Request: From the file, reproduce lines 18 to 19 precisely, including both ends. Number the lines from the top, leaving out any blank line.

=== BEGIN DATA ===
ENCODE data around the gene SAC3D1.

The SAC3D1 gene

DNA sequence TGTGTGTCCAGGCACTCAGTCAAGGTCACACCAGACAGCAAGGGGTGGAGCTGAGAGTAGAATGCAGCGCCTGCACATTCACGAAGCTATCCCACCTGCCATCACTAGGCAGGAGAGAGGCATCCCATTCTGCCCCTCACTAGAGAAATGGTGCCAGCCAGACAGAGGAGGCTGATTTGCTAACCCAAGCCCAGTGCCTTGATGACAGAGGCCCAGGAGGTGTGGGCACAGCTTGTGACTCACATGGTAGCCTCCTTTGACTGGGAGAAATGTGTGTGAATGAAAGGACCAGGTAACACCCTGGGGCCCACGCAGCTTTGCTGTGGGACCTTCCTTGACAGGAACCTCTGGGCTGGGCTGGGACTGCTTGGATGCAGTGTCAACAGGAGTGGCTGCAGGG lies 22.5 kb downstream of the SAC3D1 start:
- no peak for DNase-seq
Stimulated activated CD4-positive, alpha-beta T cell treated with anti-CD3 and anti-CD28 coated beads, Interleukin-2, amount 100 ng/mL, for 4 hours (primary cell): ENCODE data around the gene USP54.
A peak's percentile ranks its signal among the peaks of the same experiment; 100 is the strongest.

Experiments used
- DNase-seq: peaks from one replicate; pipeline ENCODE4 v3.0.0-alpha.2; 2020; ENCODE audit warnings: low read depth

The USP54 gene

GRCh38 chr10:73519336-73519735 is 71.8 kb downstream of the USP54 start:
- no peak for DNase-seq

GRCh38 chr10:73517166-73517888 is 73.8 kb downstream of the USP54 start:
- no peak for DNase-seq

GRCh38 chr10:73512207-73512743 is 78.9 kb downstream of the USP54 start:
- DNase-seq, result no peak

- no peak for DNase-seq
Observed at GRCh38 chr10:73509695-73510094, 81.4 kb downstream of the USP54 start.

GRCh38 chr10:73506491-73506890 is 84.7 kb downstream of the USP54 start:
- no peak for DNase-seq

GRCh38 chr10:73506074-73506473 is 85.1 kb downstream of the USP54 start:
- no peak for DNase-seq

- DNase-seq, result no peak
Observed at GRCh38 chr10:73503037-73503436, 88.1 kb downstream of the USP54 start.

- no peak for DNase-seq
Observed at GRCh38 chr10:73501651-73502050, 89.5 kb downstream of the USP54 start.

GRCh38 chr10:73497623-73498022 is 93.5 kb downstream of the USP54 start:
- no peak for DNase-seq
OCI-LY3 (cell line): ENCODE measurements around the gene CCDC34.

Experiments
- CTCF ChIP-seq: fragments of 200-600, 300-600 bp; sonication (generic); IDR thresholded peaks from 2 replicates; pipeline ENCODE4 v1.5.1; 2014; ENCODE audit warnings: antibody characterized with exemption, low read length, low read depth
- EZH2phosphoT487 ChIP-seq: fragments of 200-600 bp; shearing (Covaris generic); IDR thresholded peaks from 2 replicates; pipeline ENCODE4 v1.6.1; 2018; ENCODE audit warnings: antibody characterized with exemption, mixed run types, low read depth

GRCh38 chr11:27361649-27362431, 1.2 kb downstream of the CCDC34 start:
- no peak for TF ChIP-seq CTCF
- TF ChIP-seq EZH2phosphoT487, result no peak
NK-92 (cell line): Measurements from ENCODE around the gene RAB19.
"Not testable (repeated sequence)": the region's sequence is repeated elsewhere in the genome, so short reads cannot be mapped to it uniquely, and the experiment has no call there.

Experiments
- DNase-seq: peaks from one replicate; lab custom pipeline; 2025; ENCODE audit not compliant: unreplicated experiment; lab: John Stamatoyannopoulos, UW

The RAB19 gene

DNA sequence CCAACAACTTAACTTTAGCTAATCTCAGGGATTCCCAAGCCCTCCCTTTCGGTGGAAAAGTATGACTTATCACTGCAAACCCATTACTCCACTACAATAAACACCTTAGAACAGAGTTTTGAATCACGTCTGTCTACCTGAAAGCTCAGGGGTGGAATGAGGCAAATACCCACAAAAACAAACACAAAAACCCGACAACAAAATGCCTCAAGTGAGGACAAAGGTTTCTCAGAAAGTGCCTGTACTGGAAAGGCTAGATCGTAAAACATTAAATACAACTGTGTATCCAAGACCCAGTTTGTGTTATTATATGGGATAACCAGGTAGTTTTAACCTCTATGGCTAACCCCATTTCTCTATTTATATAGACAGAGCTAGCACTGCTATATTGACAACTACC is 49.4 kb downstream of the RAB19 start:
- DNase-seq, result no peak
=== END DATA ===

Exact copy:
GRCh38 chr10:73506491-73506890 is 84.7 kb downstream of the USP54 start:
- no peak for DNase-seq